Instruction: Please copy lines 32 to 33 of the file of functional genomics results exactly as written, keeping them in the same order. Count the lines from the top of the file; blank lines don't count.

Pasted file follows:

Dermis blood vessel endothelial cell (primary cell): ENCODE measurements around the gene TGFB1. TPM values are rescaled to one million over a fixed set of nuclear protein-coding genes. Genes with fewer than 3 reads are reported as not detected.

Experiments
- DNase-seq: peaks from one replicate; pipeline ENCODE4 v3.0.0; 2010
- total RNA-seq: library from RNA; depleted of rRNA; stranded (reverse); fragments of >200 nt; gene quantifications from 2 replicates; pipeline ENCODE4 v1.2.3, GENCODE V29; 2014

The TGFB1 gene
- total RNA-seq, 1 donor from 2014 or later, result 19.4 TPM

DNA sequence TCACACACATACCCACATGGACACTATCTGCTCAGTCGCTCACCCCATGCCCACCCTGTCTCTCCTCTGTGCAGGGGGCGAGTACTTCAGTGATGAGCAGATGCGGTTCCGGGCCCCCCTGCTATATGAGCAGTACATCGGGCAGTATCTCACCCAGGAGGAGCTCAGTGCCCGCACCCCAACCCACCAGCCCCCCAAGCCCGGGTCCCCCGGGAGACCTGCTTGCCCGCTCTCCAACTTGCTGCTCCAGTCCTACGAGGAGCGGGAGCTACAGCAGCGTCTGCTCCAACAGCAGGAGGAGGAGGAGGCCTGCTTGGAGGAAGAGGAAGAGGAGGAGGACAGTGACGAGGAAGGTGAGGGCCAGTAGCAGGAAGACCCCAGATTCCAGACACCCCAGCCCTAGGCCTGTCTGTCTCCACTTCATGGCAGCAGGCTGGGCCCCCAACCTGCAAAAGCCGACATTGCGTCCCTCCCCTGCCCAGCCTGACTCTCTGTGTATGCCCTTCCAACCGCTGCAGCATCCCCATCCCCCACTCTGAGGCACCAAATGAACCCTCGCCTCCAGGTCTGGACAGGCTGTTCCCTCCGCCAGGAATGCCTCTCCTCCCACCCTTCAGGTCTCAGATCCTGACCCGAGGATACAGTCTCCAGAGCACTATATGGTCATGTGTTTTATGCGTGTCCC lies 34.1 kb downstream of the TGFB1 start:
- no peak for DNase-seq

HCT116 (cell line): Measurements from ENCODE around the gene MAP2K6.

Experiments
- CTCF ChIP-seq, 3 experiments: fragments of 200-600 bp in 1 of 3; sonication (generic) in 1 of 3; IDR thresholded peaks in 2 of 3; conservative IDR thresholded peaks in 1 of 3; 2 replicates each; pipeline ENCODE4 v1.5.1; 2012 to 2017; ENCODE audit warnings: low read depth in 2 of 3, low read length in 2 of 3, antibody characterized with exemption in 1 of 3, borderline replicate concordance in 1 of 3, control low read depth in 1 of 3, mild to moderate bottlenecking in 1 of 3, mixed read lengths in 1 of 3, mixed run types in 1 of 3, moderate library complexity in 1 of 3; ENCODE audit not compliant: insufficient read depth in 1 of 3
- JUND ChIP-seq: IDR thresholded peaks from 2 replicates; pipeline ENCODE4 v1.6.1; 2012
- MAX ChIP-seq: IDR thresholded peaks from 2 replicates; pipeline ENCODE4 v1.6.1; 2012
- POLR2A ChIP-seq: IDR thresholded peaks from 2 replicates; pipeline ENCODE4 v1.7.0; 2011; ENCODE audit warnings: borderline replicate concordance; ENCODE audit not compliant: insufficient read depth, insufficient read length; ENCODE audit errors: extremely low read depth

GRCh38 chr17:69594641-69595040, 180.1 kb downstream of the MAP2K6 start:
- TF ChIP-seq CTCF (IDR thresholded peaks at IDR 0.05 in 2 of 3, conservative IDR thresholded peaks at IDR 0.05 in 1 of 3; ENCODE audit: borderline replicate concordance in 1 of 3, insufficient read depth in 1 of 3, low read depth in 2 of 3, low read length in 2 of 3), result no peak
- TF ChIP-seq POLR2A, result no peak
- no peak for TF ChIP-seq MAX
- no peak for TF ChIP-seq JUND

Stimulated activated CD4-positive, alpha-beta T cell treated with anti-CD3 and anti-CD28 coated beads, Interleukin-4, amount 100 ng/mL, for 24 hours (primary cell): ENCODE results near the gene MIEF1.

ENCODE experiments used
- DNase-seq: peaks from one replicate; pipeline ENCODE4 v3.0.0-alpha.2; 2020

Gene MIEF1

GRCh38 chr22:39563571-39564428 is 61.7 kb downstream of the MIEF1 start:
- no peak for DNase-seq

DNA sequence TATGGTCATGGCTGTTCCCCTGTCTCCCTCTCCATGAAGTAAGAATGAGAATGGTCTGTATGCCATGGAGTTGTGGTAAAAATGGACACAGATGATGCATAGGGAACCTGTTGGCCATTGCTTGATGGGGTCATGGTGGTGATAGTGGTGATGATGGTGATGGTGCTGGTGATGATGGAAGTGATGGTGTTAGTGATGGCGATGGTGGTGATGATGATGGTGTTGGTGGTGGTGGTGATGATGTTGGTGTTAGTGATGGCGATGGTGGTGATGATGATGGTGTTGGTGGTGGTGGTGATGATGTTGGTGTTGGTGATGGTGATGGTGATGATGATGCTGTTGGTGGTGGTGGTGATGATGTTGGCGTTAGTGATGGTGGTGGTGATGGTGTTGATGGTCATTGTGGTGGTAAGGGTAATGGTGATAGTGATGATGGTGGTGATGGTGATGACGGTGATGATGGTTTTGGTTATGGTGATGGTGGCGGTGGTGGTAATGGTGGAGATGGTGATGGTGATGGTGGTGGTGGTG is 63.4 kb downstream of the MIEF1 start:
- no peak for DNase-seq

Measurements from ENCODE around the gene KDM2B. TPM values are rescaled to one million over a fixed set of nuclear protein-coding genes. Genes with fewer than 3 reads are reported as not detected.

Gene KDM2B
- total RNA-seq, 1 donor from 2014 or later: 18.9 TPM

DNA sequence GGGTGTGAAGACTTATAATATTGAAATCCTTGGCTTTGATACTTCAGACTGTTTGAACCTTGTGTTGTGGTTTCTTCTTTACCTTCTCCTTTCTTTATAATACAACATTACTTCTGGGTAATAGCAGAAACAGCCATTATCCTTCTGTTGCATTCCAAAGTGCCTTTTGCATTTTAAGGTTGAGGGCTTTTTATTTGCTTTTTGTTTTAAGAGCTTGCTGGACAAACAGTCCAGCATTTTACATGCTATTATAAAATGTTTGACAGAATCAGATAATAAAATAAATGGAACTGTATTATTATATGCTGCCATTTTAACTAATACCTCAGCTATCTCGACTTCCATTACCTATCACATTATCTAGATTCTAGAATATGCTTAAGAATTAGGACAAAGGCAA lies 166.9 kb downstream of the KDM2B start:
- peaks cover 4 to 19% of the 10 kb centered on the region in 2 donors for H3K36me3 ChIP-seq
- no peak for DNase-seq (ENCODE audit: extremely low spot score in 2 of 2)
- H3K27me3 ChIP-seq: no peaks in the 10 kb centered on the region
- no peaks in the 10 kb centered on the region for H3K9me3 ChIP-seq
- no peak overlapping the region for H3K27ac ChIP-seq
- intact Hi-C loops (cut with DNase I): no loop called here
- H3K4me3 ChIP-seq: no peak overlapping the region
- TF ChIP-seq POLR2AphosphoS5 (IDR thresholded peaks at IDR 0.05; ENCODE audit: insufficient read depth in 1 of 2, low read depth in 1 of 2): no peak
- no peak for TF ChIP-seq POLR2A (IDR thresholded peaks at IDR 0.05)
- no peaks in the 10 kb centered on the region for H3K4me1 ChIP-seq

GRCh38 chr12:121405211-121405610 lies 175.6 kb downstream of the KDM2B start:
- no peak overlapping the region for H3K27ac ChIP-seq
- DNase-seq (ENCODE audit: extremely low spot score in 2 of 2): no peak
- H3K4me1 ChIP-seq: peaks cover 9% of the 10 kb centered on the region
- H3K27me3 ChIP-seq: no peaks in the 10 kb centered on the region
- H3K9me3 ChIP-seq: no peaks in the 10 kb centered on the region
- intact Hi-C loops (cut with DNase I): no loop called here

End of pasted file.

- peaks cover 4 to 19% of the 10 kb centered on the region in 2 donors for H3K36me3 ChIP-seq
- no peak for DNase-seq (ENCODE audit: extremely low spot score in 2 of 2)